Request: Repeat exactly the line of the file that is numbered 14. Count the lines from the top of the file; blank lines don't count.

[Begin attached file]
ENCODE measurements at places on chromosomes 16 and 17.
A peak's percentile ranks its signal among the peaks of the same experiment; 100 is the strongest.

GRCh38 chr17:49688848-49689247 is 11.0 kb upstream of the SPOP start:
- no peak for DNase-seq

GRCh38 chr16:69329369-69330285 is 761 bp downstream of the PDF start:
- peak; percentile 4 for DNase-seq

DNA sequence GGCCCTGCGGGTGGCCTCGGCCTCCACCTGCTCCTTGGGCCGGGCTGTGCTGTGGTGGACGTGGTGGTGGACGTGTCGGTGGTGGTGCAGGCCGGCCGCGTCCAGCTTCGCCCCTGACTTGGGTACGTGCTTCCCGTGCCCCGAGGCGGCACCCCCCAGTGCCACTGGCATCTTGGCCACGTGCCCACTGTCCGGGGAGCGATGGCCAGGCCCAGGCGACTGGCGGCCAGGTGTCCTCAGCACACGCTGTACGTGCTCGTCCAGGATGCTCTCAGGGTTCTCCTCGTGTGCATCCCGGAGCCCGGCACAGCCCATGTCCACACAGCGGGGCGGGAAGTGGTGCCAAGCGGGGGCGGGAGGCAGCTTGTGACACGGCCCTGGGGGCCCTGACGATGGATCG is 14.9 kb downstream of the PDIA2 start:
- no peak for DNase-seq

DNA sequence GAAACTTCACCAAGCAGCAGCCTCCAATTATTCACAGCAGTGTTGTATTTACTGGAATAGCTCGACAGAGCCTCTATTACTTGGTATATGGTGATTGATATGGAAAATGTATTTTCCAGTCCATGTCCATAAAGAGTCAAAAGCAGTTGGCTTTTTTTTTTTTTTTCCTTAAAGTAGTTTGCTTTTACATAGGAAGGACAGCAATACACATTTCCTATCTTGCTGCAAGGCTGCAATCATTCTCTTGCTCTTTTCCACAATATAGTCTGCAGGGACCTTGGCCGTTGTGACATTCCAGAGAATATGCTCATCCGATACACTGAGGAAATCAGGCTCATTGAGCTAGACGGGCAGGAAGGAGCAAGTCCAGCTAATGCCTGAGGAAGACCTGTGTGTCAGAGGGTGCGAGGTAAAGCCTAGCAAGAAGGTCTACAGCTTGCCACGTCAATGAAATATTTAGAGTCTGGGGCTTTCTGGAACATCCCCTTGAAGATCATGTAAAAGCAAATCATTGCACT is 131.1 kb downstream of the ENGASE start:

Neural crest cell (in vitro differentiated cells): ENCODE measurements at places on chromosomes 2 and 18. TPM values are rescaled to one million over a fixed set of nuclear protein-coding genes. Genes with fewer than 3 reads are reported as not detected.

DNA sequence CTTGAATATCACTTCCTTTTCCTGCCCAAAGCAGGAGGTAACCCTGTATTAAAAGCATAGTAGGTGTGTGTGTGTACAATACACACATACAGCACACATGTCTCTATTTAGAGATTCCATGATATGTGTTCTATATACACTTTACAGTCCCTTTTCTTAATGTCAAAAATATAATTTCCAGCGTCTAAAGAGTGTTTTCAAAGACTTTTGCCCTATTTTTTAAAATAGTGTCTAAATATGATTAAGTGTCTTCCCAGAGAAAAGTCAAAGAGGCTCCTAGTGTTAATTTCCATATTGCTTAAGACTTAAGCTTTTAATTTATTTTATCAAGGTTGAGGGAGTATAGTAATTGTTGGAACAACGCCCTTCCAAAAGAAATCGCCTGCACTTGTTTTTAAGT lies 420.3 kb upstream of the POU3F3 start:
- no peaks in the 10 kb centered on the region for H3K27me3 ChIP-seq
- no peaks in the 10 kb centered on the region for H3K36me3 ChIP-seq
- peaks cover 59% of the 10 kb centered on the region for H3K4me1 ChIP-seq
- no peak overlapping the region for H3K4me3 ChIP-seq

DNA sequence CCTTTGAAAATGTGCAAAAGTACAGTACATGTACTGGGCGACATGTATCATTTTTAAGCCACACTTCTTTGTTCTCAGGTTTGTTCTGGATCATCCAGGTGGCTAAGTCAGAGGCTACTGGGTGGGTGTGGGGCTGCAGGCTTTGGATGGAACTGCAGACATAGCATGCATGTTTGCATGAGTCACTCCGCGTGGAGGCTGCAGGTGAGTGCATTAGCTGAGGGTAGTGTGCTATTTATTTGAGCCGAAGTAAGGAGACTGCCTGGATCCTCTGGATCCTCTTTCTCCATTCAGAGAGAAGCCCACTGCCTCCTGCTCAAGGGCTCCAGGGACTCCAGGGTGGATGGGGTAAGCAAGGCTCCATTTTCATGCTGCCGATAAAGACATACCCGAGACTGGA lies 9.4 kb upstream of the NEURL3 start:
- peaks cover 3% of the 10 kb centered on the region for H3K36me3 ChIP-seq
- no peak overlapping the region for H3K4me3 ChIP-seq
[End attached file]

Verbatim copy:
- peaks cover 59% of the 10 kb centered on the region for H3K4me1 ChIP-seq